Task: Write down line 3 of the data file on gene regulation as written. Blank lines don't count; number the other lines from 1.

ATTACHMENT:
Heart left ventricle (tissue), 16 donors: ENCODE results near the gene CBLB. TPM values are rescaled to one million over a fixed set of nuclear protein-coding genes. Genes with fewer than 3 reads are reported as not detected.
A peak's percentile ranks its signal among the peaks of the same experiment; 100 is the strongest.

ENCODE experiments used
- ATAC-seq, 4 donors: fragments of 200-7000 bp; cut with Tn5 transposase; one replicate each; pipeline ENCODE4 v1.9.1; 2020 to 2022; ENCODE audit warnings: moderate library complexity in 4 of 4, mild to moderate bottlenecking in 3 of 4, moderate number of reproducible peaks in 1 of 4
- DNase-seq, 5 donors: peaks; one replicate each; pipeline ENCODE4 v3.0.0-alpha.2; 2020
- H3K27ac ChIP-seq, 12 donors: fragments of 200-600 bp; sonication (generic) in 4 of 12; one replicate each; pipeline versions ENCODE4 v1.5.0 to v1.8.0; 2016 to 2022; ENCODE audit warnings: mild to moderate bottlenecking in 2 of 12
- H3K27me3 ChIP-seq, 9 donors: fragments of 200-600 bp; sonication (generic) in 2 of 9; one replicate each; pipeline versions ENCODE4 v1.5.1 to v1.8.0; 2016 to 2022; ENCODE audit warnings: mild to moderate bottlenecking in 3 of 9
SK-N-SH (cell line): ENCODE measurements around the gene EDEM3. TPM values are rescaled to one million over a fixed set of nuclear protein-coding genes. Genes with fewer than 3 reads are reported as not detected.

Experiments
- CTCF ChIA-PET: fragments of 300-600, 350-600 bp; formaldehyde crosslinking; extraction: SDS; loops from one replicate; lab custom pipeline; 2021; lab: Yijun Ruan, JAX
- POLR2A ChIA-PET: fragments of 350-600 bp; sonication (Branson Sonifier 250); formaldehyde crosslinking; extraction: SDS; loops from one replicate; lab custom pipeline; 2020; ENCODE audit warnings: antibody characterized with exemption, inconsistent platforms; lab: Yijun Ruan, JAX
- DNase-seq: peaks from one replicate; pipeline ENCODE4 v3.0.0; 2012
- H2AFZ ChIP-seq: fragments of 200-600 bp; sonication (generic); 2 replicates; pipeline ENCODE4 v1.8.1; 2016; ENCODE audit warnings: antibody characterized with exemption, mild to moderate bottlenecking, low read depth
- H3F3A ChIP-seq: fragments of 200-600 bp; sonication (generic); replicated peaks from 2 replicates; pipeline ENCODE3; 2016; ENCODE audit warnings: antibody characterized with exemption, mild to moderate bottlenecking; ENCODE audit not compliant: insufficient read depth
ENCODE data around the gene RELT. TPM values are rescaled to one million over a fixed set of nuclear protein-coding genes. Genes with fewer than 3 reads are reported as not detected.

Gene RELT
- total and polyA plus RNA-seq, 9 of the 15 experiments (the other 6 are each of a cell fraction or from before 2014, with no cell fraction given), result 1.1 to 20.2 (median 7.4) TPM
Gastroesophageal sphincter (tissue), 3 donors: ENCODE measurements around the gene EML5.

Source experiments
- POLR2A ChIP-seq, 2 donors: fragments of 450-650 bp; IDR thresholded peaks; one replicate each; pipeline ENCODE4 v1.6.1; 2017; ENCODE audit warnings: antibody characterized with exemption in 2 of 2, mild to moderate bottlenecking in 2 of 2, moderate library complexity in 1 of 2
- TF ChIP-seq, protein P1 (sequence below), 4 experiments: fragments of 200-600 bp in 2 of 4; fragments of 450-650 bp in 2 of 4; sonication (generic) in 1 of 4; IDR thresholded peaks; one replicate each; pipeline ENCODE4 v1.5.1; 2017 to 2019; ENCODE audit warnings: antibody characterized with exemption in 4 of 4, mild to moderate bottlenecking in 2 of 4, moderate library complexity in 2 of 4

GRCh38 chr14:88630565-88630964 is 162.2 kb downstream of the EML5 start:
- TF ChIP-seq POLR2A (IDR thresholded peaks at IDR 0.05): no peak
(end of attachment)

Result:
ENCODE experiments used